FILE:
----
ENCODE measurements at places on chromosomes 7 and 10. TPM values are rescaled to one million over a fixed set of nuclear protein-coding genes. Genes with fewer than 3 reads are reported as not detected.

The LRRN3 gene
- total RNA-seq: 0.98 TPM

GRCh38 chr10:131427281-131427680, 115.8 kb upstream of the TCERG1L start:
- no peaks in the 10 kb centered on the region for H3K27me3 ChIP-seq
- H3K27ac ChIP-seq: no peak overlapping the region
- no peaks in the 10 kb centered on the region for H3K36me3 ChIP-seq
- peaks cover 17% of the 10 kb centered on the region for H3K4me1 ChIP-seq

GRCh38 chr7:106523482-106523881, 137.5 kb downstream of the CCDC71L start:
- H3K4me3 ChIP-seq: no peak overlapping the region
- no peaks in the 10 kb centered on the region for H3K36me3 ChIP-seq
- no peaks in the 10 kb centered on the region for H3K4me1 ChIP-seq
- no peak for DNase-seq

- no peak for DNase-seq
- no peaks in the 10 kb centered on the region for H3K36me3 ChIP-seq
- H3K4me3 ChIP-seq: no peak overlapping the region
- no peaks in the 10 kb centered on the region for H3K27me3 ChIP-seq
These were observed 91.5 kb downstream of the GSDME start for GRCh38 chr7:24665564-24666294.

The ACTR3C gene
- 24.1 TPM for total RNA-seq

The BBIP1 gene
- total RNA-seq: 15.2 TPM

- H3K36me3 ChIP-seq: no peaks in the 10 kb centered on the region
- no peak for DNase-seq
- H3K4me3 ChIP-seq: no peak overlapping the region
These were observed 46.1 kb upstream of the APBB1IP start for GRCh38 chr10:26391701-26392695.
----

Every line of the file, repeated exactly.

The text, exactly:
ENCODE measurements at places on chromosomes 7 and 10. TPM values are rescaled to one million over a fixed set of nuclear protein-coding genes. Genes with fewer than 3 reads are reported as not detected.

The LRRN3 gene
- total RNA-seq: 0.98 TPM

GRCh38 chr10:131427281-131427680, 115.8 kb upstream of the TCERG1L start:
- no peaks in the 10 kb centered on the region for H3K27me3 ChIP-seq
- H3K27ac ChIP-seq: no peak overlapping the region
- no peaks in the 10 kb centered on the region for H3K36me3 ChIP-seq
- peaks cover 17% of the 10 kb centered on the region for H3K4me1 ChIP-seq

GRCh38 chr7:106523482-106523881, 137.5 kb downstream of the CCDC71L start:
- H3K4me3 ChIP-seq: no peak overlapping the region
- no peaks in the 10 kb centered on the region for H3K36me3 ChIP-seq
- no peaks in the 10 kb centered on the region for H3K4me1 ChIP-seq
- no peak for DNase-seq

- no peak for DNase-seq
- no peaks in the 10 kb centered on the region for H3K36me3 ChIP-seq
- H3K4me3 ChIP-seq: no peak overlapping the region
- no peaks in the 10 kb centered on the region for H3K27me3 ChIP-seq
These were observed 91.5 kb downstream of the GSDME start for GRCh38 chr7:24665564-24666294.

The ACTR3C gene
- 24.1 TPM for total RNA-seq

The BBIP1 gene
- total RNA-seq: 15.2 TPM

- H3K36me3 ChIP-seq: no peaks in the 10 kb centered on the region
- no peak for DNase-seq
- H3K4me3 ChIP-seq: no peak overlapping the region
These were observed 46.1 kb upstream of the APBB1IP start for GRCh38 chr10:26391701-26392695.